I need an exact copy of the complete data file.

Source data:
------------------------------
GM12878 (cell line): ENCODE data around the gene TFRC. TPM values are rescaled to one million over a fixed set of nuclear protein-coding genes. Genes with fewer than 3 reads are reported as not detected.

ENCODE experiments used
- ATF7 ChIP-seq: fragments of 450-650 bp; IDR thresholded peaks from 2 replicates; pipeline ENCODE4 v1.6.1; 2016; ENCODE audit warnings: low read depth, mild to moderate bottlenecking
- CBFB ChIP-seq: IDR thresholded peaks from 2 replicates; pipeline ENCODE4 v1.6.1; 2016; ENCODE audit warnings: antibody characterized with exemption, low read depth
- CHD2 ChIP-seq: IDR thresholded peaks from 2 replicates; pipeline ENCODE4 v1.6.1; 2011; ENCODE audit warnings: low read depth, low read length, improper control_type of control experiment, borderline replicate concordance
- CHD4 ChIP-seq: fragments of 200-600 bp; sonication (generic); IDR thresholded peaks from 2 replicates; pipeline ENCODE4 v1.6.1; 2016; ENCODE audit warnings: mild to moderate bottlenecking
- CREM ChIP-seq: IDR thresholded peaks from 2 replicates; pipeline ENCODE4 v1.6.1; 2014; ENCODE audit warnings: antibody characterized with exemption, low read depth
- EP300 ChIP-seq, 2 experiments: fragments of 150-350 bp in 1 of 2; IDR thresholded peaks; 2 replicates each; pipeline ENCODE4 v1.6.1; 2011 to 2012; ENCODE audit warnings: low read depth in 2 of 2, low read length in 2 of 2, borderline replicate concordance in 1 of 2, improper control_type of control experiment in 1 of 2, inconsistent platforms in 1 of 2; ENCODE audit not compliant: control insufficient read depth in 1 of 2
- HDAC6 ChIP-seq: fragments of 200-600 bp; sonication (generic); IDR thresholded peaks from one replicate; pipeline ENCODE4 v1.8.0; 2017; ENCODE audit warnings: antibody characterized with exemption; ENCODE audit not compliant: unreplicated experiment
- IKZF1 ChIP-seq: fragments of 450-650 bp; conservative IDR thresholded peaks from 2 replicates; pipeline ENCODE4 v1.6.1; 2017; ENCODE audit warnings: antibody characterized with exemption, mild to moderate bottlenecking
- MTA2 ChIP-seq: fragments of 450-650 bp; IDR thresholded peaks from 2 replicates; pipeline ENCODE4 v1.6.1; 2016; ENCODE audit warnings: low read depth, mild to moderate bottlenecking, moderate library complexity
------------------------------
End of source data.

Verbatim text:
GM12878 (cell line): ENCODE data around the gene TFRC. TPM values are rescaled to one million over a fixed set of nuclear protein-coding genes. Genes with fewer than 3 reads are reported as not detected.

ENCODE experiments used
- ATF7 ChIP-seq: fragments of 450-650 bp; IDR thresholded peaks from 2 replicates; pipeline ENCODE4 v1.6.1; 2016; ENCODE audit warnings: low read depth, mild to moderate bottlenecking
- CBFB ChIP-seq: IDR thresholded peaks from 2 replicates; pipeline ENCODE4 v1.6.1; 2016; ENCODE audit warnings: antibody characterized with exemption, low read depth
- CHD2 ChIP-seq: IDR thresholded peaks from 2 replicates; pipeline ENCODE4 v1.6.1; 2011; ENCODE audit warnings: low read depth, low read length, improper control_type of control experiment, borderline replicate concordance
- CHD4 ChIP-seq: fragments of 200-600 bp; sonication (generic); IDR thresholded peaks from 2 replicates; pipeline ENCODE4 v1.6.1; 2016; ENCODE audit warnings: mild to moderate bottlenecking
- CREM ChIP-seq: IDR thresholded peaks from 2 replicates; pipeline ENCODE4 v1.6.1; 2014; ENCODE audit warnings: antibody characterized with exemption, low read depth
- EP300 ChIP-seq, 2 experiments: fragments of 150-350 bp in 1 of 2; IDR thresholded peaks; 2 replicates each; pipeline ENCODE4 v1.6.1; 2011 to 2012; ENCODE audit warnings: low read depth in 2 of 2, low read length in 2 of 2, borderline replicate concordance in 1 of 2, improper control_type of control experiment in 1 of 2, inconsistent platforms in 1 of 2; ENCODE audit not compliant: control insufficient read depth in 1 of 2
- HDAC6 ChIP-seq: fragments of 200-600 bp; sonication (generic); IDR thresholded peaks from one replicate; pipeline ENCODE4 v1.8.0; 2017; ENCODE audit warnings: antibody characterized with exemption; ENCODE audit not compliant: unreplicated experiment
- IKZF1 ChIP-seq: fragments of 450-650 bp; conservative IDR thresholded peaks from 2 replicates; pipeline ENCODE4 v1.6.1; 2017; ENCODE audit warnings: antibody characterized with exemption, mild to moderate bottlenecking
- MTA2 ChIP-seq: fragments of 450-650 bp; IDR thresholded peaks from 2 replicates; pipeline ENCODE4 v1.6.1; 2016; ENCODE audit warnings: low read depth, mild to moderate bottlenecking, moderate library complexity